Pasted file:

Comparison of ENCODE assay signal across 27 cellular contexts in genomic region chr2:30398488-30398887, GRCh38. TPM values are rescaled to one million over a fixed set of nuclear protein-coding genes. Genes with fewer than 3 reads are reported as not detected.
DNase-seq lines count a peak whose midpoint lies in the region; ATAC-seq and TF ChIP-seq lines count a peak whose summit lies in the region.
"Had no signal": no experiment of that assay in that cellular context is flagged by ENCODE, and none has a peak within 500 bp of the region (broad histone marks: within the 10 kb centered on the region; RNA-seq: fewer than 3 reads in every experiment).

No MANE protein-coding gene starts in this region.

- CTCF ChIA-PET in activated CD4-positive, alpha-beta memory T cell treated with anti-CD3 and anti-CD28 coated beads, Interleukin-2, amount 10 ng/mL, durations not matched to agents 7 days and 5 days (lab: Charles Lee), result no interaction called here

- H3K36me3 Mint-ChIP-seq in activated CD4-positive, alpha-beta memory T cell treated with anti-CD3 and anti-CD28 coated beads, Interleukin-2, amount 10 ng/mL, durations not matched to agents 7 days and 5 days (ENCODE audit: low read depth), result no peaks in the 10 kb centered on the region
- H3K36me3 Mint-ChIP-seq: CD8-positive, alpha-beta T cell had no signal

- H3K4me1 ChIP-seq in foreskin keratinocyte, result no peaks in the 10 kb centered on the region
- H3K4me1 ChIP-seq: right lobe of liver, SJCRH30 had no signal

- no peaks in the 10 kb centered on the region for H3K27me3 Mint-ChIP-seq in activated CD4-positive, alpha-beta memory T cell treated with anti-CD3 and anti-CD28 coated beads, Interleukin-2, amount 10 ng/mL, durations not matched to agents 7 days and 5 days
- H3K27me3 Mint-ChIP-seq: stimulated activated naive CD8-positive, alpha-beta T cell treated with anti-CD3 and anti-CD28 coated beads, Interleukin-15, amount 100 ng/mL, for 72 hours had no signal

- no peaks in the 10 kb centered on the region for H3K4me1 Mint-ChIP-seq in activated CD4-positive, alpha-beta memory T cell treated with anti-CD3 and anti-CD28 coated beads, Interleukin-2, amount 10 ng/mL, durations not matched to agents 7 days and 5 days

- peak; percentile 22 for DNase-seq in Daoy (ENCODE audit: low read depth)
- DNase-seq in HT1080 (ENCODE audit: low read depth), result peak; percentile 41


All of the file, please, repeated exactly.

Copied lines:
Comparison of ENCODE assay signal across 27 cellular contexts in genomic region chr2:30398488-30398887, GRCh38. TPM values are rescaled to one million over a fixed set of nuclear protein-coding genes. Genes with fewer than 3 reads are reported as not detected.
DNase-seq lines count a peak whose midpoint lies in the region; ATAC-seq and TF ChIP-seq lines count a peak whose summit lies in the region.
"Had no signal": no experiment of that assay in that cellular context is flagged by ENCODE, and none has a peak within 500 bp of the region (broad histone marks: within the 10 kb centered on the region; RNA-seq: fewer than 3 reads in every experiment).

No MANE protein-coding gene starts in this region.

- CTCF ChIA-PET in activated CD4-positive, alpha-beta memory T cell treated with anti-CD3 and anti-CD28 coated beads, Interleukin-2, amount 10 ng/mL, durations not matched to agents 7 days and 5 days (lab: Charles Lee), result no interaction called here

- H3K36me3 Mint-ChIP-seq in activated CD4-positive, alpha-beta memory T cell treated with anti-CD3 and anti-CD28 coated beads, Interleukin-2, amount 10 ng/mL, durations not matched to agents 7 days and 5 days (ENCODE audit: low read depth), result no peaks in the 10 kb centered on the region
- H3K36me3 Mint-ChIP-seq: CD8-positive, alpha-beta T cell had no signal

- H3K4me1 ChIP-seq in foreskin keratinocyte, result no peaks in the 10 kb centered on the region
- H3K4me1 ChIP-seq: right lobe of liver, SJCRH30 had no signal

- no peaks in the 10 kb centered on the region for H3K27me3 Mint-ChIP-seq in activated CD4-positive, alpha-beta memory T cell treated with anti-CD3 and anti-CD28 coated beads, Interleukin-2, amount 10 ng/mL, durations not matched to agents 7 days and 5 days
- H3K27me3 Mint-ChIP-seq: stimulated activated naive CD8-positive, alpha-beta T cell treated with anti-CD3 and anti-CD28 coated beads, Interleukin-15, amount 100 ng/mL, for 72 hours had no signal

- no peaks in the 10 kb centered on the region for H3K4me1 Mint-ChIP-seq in activated CD4-positive, alpha-beta memory T cell treated with anti-CD3 and anti-CD28 coated beads, Interleukin-2, amount 10 ng/mL, durations not matched to agents 7 days and 5 days

- peak; percentile 22 for DNase-seq in Daoy (ENCODE audit: low read depth)
- DNase-seq in HT1080 (ENCODE audit: low read depth), result peak; percentile 41